The Ecological Society of America (ESA) is pleased to announce its 2021 Fellows. The Society's fellowship program recognizes the many ways in which its members contribute to ecological research and discovery, communication, education and pedagogy, and management and policy.
Fellows are members who have made outstanding contributions to a wide range of fields served by ESA, including, but not restricted to, those that advance or apply ecological knowledge in academics, government, non-profit organizations, and the broader society. They are elected for life.
Early Career Fellows are members within eight years of completing their doctoral training (or other terminal degree) who have advanced ecological knowledge and applications and show promise of continuing to make outstanding contributions to a wide range of fields served by ESA. They are elected for five years.
ESA established its Fellows program in 2012 with the goal of honoring its members and supporting their competitiveness and advancement to leadership positions in the Society, at their institutions, and in broader society. Past ESA Fellows and Early Career Fellows are listed on the ESA Fellows page.
Fellows elected in 2021 in recognition of their contributions to the science of ecology:
Brendan J. M. Bohannan, Professor, University of Oregon, Department of Biology Elected for fundamental contributions to the unification of microbiology and ecology that show that ecological principles developed for macroorganisms (in biodiversity, biogeography and community assembly sciences) also apply to microbial life; for exceptional mentorship of a generation of microbial ecologists; and for exceptional service on ESA's governing council and as journal editor.
Thomas W. Boutton, Regents Professor and Sid Kyle Endowed Chair, Texas A&M University, Department of Ecology and Conservation Biology Elected for outstanding scholarly contributions that have advanced understanding of the structure and function of grassland and savanna ecosystems, and for revealing how land cover and land-use changes in those systems have modified key biogeochemical processes in the carbon, nitrogen and phosphorus cycles at multiple scales.
Mary L. Cadenasso, Professor, University of California, Davis, Department of Plant Sciences Elected for definitive contributions in urban ecology and landscape ecology, including discoveries on the social-natural hybridity of urban land covers; on the structure, function, and theory of ecological boundaries and on ecosystem function in heterogeneous systems that have informed management, policy and environmental justice in cities and conservation lands.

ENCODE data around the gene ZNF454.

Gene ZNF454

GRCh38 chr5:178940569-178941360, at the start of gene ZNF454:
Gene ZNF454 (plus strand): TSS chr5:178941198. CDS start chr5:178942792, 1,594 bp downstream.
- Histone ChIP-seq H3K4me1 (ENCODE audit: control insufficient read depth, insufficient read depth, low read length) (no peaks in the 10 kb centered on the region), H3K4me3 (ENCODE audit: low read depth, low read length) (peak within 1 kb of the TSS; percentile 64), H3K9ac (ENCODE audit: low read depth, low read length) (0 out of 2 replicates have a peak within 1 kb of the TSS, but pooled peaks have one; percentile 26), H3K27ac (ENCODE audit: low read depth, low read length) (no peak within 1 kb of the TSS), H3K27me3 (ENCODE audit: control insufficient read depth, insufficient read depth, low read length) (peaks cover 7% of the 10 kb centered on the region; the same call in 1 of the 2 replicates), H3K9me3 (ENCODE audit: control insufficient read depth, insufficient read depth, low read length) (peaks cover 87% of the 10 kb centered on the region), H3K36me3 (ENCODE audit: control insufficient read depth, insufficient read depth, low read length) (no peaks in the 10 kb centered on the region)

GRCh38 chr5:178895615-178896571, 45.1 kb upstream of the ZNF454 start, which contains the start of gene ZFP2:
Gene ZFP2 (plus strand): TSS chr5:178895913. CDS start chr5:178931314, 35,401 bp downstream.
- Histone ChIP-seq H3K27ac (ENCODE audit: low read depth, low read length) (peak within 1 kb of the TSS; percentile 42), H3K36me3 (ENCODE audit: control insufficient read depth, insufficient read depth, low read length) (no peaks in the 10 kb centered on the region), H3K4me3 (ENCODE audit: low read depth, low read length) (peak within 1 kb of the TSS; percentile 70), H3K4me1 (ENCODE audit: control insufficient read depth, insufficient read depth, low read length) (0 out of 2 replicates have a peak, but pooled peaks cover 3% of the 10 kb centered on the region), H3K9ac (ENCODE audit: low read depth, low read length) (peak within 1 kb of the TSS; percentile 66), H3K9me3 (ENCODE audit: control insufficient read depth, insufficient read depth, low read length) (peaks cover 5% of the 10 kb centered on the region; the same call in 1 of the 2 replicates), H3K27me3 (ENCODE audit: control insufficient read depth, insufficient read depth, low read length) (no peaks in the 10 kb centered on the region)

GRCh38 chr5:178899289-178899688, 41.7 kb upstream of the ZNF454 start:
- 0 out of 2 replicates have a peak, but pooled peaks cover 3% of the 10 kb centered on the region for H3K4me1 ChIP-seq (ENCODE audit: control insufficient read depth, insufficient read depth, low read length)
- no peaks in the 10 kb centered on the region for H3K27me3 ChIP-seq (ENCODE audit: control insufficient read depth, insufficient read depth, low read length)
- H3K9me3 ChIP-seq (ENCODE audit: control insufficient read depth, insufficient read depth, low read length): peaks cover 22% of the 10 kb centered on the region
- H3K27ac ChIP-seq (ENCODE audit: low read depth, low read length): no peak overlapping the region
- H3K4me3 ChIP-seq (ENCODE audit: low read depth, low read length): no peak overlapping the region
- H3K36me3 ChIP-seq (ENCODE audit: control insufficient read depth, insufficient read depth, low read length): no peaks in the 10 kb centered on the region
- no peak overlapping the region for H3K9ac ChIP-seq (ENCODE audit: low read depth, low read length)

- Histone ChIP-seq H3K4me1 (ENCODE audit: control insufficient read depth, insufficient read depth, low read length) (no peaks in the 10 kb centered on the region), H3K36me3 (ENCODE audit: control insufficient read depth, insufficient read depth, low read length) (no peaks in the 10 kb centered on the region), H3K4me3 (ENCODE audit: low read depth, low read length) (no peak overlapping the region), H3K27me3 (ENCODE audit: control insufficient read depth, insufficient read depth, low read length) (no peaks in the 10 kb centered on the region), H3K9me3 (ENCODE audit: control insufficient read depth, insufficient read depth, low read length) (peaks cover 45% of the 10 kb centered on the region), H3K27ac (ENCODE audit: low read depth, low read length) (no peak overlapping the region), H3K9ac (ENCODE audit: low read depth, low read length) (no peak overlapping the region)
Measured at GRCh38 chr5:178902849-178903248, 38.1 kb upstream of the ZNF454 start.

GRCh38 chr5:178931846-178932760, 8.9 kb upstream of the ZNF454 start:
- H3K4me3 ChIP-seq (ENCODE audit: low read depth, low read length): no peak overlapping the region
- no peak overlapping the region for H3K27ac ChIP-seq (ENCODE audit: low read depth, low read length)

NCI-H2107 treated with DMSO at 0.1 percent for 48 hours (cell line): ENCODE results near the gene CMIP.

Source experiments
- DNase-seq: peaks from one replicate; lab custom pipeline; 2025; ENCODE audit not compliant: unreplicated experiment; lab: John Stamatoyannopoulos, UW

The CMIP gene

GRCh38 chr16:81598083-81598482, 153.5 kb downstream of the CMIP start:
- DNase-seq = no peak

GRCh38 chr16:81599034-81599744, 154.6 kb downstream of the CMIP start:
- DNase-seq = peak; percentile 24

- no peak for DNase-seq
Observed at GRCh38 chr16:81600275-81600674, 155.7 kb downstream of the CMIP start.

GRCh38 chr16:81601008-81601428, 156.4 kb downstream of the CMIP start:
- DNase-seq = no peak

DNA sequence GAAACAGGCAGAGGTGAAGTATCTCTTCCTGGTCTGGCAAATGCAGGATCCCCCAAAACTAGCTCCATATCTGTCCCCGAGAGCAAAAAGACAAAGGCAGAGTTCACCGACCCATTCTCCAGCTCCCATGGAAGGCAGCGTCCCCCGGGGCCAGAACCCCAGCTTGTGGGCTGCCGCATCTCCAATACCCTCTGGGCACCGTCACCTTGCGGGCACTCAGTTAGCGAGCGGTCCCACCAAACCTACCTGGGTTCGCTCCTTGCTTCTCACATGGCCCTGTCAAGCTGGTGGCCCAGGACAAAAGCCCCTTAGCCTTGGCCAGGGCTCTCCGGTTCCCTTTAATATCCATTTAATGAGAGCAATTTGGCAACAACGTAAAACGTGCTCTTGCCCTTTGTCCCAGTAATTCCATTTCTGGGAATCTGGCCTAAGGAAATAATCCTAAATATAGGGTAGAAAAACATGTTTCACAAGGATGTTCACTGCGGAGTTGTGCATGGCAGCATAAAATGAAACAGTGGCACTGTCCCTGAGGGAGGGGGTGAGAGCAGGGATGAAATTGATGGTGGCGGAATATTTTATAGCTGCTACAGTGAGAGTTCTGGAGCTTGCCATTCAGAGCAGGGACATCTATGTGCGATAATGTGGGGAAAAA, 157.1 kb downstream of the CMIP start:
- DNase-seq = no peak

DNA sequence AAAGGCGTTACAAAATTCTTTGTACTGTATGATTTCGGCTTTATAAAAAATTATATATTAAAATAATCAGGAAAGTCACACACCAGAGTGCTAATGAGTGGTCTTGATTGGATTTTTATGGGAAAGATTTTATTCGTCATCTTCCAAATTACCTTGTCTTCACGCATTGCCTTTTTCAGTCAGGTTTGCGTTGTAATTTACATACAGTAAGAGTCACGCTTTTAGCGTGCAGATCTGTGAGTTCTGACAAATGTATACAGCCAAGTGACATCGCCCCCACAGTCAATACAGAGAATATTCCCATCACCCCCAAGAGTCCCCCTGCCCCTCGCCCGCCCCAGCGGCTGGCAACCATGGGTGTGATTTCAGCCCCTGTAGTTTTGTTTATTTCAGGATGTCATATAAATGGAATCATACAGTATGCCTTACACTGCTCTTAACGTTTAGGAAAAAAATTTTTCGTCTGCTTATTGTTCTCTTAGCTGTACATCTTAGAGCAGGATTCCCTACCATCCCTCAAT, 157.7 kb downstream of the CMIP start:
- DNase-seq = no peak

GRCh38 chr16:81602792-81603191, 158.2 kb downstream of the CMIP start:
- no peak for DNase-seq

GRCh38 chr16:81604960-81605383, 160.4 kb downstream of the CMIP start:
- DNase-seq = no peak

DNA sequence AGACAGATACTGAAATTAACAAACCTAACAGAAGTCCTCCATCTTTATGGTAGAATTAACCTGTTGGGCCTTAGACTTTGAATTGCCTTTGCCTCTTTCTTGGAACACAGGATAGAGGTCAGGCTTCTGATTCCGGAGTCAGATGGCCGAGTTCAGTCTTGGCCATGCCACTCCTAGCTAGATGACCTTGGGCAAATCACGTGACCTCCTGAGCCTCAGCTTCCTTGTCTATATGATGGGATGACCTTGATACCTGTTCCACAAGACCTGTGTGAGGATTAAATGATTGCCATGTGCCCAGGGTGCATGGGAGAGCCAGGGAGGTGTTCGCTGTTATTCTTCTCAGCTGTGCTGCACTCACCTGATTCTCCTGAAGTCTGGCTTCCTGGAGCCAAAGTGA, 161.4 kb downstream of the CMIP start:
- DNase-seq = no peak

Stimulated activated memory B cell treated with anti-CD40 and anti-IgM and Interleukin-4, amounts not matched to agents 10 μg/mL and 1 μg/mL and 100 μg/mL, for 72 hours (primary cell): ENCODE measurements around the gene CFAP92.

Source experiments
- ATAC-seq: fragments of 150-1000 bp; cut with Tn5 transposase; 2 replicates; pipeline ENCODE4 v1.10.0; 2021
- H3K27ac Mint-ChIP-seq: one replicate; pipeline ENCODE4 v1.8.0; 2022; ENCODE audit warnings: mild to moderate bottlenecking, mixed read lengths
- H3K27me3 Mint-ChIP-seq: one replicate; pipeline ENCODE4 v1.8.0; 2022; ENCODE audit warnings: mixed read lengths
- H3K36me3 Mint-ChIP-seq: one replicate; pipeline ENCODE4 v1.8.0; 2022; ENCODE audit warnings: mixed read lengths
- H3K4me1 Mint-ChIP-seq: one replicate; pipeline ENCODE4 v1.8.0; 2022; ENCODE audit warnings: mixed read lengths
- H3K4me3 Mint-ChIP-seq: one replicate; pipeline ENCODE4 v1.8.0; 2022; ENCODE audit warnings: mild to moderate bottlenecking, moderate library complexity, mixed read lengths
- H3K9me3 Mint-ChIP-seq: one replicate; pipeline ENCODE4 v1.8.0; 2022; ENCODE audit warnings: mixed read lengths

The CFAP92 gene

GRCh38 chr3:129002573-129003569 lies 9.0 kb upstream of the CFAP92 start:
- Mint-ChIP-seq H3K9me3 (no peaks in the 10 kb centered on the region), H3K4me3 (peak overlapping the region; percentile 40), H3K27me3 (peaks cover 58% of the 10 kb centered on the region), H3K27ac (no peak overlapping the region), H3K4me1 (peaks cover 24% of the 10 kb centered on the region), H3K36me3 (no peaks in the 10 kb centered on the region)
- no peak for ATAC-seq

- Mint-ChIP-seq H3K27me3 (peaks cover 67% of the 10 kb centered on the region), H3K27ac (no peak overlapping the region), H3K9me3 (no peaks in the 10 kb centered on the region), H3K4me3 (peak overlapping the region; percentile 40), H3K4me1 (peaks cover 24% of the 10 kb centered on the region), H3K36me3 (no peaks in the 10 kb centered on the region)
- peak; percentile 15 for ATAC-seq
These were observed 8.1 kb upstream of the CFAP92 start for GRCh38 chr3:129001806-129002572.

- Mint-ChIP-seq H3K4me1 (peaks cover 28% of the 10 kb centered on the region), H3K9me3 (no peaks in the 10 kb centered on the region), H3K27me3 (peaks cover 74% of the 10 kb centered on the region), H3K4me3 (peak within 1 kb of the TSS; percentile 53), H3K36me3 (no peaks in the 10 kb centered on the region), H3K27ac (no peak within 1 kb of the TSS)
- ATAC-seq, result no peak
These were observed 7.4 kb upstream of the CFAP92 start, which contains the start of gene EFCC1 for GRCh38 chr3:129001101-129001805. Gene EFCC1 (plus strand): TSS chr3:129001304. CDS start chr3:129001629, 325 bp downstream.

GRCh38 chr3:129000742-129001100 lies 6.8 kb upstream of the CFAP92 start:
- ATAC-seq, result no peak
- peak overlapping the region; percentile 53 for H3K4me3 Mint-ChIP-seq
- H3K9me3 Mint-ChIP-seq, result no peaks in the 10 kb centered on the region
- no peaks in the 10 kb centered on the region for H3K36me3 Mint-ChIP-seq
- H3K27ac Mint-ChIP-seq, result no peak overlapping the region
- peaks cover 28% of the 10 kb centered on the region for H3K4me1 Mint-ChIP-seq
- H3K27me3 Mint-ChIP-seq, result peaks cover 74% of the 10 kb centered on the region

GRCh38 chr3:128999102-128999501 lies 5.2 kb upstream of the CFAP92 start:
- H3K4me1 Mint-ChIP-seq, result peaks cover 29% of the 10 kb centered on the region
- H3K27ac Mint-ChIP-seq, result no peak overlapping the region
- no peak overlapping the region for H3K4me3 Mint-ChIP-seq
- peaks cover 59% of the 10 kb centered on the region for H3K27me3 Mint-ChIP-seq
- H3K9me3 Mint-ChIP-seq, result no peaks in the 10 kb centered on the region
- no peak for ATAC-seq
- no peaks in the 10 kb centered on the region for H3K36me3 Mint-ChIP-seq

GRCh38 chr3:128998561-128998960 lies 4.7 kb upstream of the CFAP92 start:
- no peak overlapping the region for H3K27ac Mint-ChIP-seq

Brenda B. Casper, Professor, University of Pennsylvania, Department of Biology Elected for decades of contributions to ecological understanding in plant reproductive ecology, population biology, and foundational work in plant-soil feedbacks; for mentoring and training experimental ecologists; and for leadership positions enhancing science communication and undergraduate education.
Ferran Garcia-Pichel, Professor, Arizona State University, School of Life Sciences Elected for contributions to the understanding of the roles of microbes and their activities in ecological processes present, past and future, and for opening the microbial black box to reveal the rich natural history of important microbes.
Steven N. Handel, Distinguished Professor of Ecology and Evolution, Rutgers, The State University of New Jersey, Department of Ecology, Evolution, and Natural Resources Elected for contributions in urban restoration ecology, including research on opportunities and methods for adding ecological enhancements to degraded areas; for building important bridges to the landscape architecture profession in prize-winning public projects; and for revising university curricula to better incorporate ecological concepts into landscape design practices.
Jessica J. Hellmann, Executive Director and Professor, University of Minnesota, Institute on the Environment and Department of Ecology, Evolution, and Behavior Elected for her research contributions to understanding global change ecology and adaptation of human and natural systems to climate change.
Karen D. Holl, Professor, University of California, Santa Cruz, Environmental Studies Elected for pathbreaking contributions to the science and practice of restoration ecology, including long-term experiments that place restoration efforts into a landscape context; and for leadership in international training, including an exceptional primer on restoration, bringing science into decision making, and effective communication about the importance of restoring ecosystems.
Shuijin Hu, Professor, North Carolina State University, Department of Entomology and Plant Pathology Elected for influential research in the fields of plant-microbe interactions, ecosystem ecology and global change ecology, and for his dedication to pedagogy.
Louis R. Iverson, Landscape Ecologist, USDA Forest Service, Northern Research Station and Northern Institute of Applied Climate Science Nominated for creative and insightful research in restoration ecology and in understanding potential impacts of climate change on forest species; for the practical implementation of this research for management of national environmental problems; and for leadership in putting the field of landscape ecology on a firm footing.